And yet, loyalty remains. I recently wrote an editorial on this subject for IGN and was surprised at how many fans rushed to the defense of Nintendo, pointing out that the firm needs to spread its magic over the whole life of Wii U, that too many great games at launch will be a bad thing, that the titles we have seen are just fine, than-you-very much.

There was a general agreement with Fils-Aime that today's consumer is whiny and entitled. Perversely, the very fans who Fils-Aime says are insatiable, the vocal ones, are actually unbelievably reasonable. Possibly it's the media, rather than the fans, who are doing the most whining.

However, Nintendo is entering its most perilous adventure yet. Wii U is nowhere near as interesting as Wii was back in 2006 and, as yet, does not have its Wii Sports to carry the day. It will require a much greater amount of explanation to non-hardcore consumers, especially those confused by the second screen.

Nintendo fans, and core games players as a whole, need to be fully on board for word to spread. And Nintendo cannot rely on the love and loyalty of its fans forever.

[Colin Campbell writes for IGN. You can follow him on Twitter @colincampbellx]


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Comments


Eric Geer
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2D Mario game, NintendoLand, Pikmin 3.

If this satiates fans, then I have missed something--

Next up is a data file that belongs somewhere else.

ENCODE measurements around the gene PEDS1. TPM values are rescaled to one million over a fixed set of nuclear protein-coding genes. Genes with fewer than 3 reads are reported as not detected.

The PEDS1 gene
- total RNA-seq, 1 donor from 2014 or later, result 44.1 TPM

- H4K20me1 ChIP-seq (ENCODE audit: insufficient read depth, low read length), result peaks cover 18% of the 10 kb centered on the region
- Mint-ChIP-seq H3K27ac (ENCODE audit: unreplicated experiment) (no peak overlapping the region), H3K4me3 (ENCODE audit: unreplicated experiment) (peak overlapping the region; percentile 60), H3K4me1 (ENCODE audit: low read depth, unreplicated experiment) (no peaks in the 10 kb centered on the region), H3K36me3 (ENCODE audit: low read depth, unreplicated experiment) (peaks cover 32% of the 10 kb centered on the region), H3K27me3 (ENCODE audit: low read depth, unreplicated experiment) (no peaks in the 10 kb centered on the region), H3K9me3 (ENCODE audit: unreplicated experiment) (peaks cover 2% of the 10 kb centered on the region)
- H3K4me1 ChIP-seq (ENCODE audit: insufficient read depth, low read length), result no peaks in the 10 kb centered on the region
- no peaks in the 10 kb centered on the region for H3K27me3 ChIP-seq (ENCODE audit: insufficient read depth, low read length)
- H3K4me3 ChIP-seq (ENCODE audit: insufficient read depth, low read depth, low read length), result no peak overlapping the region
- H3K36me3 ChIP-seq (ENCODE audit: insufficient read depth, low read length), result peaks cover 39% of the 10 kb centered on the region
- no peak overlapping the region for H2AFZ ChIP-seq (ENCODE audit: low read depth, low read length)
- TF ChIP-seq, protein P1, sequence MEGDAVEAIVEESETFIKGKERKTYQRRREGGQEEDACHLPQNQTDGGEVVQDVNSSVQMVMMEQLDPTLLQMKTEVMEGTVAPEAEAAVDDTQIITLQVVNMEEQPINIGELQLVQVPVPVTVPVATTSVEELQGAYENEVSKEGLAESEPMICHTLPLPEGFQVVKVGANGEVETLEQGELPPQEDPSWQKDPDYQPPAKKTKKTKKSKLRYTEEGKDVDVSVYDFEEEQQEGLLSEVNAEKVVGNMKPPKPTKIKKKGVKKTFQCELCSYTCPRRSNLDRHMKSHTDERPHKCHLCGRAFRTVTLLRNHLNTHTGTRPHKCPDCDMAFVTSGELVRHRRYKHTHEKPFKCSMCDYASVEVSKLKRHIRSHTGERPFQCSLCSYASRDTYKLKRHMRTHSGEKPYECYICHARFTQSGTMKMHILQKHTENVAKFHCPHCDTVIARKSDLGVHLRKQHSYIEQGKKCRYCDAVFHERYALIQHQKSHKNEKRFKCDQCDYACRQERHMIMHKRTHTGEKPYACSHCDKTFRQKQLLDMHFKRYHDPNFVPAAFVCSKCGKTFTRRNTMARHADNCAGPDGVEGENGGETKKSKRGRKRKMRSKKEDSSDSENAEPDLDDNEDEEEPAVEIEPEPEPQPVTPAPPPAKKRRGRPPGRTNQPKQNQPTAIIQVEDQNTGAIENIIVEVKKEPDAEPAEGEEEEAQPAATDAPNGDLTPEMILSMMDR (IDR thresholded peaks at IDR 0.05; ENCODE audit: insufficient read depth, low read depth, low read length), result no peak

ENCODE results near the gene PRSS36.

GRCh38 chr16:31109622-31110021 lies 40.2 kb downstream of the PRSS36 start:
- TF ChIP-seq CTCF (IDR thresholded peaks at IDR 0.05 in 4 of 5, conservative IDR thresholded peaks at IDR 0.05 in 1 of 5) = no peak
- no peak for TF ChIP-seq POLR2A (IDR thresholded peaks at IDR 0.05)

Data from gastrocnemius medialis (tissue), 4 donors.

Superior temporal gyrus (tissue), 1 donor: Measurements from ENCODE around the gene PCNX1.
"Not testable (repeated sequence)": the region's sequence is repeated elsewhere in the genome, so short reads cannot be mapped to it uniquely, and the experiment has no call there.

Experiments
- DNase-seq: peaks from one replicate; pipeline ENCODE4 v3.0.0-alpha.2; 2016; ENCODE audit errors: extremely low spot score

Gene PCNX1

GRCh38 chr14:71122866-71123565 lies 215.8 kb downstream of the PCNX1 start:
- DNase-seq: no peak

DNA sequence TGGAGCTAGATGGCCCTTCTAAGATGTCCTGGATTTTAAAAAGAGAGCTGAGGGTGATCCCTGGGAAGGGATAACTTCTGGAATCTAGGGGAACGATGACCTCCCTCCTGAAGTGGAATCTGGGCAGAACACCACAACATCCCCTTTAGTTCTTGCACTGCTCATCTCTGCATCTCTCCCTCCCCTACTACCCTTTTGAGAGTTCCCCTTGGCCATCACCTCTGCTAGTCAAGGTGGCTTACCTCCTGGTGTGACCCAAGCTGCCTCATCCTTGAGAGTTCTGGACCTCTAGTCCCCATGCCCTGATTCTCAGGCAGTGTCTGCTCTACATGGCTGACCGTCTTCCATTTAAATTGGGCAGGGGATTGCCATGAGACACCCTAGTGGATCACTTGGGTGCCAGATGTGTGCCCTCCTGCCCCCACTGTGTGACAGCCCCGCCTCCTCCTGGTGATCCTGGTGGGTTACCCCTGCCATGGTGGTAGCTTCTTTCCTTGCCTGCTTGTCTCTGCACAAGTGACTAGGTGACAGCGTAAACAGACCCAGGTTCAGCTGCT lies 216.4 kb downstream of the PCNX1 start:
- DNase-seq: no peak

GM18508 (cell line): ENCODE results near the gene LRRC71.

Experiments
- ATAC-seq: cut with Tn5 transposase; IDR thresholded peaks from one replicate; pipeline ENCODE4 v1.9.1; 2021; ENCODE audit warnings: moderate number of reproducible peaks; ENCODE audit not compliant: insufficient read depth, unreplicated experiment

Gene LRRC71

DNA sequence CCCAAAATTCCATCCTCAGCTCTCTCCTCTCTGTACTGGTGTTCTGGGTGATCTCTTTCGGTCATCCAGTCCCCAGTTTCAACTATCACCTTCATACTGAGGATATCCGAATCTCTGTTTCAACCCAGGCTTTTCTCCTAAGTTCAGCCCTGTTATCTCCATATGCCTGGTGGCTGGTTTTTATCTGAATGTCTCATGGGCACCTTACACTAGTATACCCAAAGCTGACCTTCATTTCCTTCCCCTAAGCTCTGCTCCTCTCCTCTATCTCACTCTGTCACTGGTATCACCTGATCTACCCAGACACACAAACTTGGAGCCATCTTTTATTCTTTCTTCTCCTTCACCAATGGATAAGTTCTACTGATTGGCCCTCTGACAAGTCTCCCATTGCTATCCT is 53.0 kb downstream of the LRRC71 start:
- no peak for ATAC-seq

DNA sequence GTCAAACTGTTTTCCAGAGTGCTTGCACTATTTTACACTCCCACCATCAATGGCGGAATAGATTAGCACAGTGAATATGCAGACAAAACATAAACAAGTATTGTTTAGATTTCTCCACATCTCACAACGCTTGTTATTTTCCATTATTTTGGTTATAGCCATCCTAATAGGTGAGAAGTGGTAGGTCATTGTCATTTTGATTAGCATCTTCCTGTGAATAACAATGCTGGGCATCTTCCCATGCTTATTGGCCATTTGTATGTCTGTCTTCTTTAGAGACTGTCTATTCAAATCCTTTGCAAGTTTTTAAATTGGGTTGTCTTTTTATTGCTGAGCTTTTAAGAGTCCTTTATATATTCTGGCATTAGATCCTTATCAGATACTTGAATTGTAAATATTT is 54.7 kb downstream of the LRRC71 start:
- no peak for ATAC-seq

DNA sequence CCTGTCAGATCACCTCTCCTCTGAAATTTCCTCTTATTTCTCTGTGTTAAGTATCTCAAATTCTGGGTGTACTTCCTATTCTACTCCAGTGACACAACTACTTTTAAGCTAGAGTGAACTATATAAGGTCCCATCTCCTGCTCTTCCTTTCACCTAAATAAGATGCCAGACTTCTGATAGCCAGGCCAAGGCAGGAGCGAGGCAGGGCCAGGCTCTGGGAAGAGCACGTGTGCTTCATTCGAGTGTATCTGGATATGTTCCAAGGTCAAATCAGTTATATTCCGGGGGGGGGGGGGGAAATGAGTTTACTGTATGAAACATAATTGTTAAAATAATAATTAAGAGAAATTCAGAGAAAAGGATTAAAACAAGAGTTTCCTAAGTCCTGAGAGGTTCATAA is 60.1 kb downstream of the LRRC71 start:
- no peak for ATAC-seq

A 2D Mario is great--but we have already seen it..why not try to do something a bit more creative with Mario on that second screen? Help blocks...derp. If you want me to buy the new system--and the new controller is the selling point...then F-ING SELL IT.

NintendoLand---eat me Nintendo..this is a money grab--Minigames are fun and all...but this is not a "core game" and you know it Regginator. What a waste of time at your E3 Presentation for this--It's basically what you showed last year on the game floor, but you have reskinned it and renamed it.

As for Pikmin 3---Thank you.

Fabio Macedo
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"... it's about an inability by Nintendo to really address those all-important emotional needs"

Now seriously. "Emotional needs"? Are we really expected to take this seriously? Is Nintendo (or any other platform holder by the way) now a self-help book publisher, or a shrink-for-hire agency?

"Colin Campbell writes for IGN"

Ah, I see now.

Kris Graft
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Eh, that's not what he's saying at all. This article just made me think about when Fils-Aime first came around, and he was about "kicking ass and taking names" and all that. He and Nintendo had connected with Nintendo fans on an emotional level there, for example. The excitement about Nintendo at one time wasn't about new product announcements, it was about rallying around a company that you felt an emotional connection to.

That said, I actually like how Fils-Aime actually came out and said something that wasn't on message or from a teleprompter.